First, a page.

Teachers ensure that pupils concentrate on their work and do not disrupt learning.
The school teaches pupils how to be safe and healthy. Teachers promote physical activity and ensure that all pupils know how to eat healthily.
Pupils take part in a wide range of activities. Many pupils appreciate the range of sports they can take part in at school. Pupils are actively involved in the life of the school.
They take on a range of leadership roles such as supporting younger members of the school community. Pupils get lots of opportunities to experience democracy in action, such as through school elections and meetings with political representatives.
Leaders and the governing body have not ensured that all pupils experience the high quality of education which they aspire to.
Members of the governing body, have insufficient knowledge of the curriculum to provide effective support and challenge to improve the school further. Leaders want the best for every child and this vision is beginning to be realised in many aspects of the school's work. For example, raising the expectations for pupils' attitudes and behaviour.
The arrangements for safeguarding are effective.
Leaders and the governing body have successfully created a strong safeguarding culture and ethos. Leaders ensure that procedures and routines are firmly embedded to support the needs of pupils and their families.
Staff are well trained and know what to do if they have a concern. Leaders are diligent in utilising outside agencies when necessary to support vulnerable pupils.
Teachers helps pupils to understand how to keep safe, including online.
This prepares them well for the next stages of learning.
What does the school need to do to improve?
(Information for the school and appropriate authority)
• In some subjects, leaders have not defined clearly the knowledge and skills that pupils need to learn in a way which is coherent and well sequenced. As a result, teachers are not clear about what pupils need to learn and in what order.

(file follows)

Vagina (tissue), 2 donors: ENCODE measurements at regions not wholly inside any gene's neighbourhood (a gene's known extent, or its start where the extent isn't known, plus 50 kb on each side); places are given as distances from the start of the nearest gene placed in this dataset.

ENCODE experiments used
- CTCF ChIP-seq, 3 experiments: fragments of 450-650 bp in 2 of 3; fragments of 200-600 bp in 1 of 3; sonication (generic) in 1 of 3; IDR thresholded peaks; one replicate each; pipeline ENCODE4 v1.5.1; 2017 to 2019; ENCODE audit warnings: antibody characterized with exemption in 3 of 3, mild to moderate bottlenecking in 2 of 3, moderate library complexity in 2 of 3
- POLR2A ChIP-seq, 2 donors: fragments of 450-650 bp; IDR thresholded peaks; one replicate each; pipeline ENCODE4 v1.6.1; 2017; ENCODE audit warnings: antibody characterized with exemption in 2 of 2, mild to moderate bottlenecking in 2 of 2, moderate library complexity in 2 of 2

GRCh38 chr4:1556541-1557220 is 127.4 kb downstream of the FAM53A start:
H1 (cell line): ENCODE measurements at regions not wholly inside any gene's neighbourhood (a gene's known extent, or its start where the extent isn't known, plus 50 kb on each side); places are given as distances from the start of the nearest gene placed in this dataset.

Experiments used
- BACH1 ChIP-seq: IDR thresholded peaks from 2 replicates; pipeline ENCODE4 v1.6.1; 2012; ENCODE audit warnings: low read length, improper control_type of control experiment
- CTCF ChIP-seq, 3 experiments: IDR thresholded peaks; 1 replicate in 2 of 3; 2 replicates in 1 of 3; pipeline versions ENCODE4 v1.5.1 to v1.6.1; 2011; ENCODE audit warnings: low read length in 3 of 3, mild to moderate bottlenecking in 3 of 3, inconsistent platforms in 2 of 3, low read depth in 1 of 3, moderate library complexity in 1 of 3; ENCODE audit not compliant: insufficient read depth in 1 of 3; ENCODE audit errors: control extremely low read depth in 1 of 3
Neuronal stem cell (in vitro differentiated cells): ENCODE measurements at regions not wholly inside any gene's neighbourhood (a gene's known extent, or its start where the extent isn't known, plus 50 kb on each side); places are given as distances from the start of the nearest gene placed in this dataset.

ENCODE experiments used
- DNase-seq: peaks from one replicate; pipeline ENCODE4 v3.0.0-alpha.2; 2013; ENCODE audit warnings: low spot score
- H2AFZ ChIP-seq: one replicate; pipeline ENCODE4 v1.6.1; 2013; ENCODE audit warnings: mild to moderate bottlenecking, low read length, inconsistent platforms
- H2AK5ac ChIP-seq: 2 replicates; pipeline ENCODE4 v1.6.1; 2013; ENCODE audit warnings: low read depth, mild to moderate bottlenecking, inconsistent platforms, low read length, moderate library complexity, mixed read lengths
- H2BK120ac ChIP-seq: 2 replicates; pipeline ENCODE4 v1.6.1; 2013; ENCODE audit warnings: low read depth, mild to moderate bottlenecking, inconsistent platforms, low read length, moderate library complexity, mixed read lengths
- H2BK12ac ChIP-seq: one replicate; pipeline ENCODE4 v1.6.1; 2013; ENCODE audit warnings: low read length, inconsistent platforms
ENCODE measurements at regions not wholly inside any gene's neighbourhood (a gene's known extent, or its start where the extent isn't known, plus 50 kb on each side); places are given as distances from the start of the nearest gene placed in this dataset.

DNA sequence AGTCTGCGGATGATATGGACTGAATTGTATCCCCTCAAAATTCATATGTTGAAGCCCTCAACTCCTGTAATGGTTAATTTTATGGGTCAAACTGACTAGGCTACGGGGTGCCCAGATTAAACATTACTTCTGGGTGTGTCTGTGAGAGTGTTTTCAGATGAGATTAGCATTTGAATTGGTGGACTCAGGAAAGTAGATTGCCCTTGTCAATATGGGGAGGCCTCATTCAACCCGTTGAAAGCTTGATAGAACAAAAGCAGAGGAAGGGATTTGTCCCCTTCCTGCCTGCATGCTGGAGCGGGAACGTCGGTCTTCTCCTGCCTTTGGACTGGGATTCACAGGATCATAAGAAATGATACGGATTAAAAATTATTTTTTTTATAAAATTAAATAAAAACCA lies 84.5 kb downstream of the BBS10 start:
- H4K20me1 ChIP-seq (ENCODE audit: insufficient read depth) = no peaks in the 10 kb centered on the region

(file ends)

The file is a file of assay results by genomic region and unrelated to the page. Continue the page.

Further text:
Leaders must provide teachers with guidance and support so they teach the curriculum equally well in all subjects. Leaders should ensure that new subject leaders have the knowledge and time to check the quality of curriculum thinking, delivery and its impact on how well pupils achieve. ? In some subjects, assessment is not precise enough.
It does not identify specific gaps and misconceptions which pupils, including those with SEND, have. As a result, teachers do not adapt their teaching or support individual pupils to catch up in the most timely and effective ways. Leaders should ensure that assessment in all subjects gives teachers clear and precise information about the gaps and misconceptions which individual pupils have, so that these can be quickly addressed.
• Teaching, including in the early years, does not break down children's learning into smaller steps. Staff do not routinely ensure that all pupils have mastered knowledge before they move on to new content. Leaders should ensure that teaching secures pupils' understanding, including of appropriate vocabulary, including in the early years.
• The planned support for children and pupils who are not yet fluent readers is not targeted enough on the most important needs or barriers for these pupils. This means that these pupils do not catch up in their reading as quickly as they could. Leaders should ensure that pupils who struggle with reading are accurately assessed and that support is precisely targeted to support them.
• The governing body lacks detailed knowledge of the curriculum and the quality of education. This limits its ability to effectively support and challenge leaders at the school. The governing body should develop its understanding of the curriculum and quality of education in order to support the school to improve rapidly.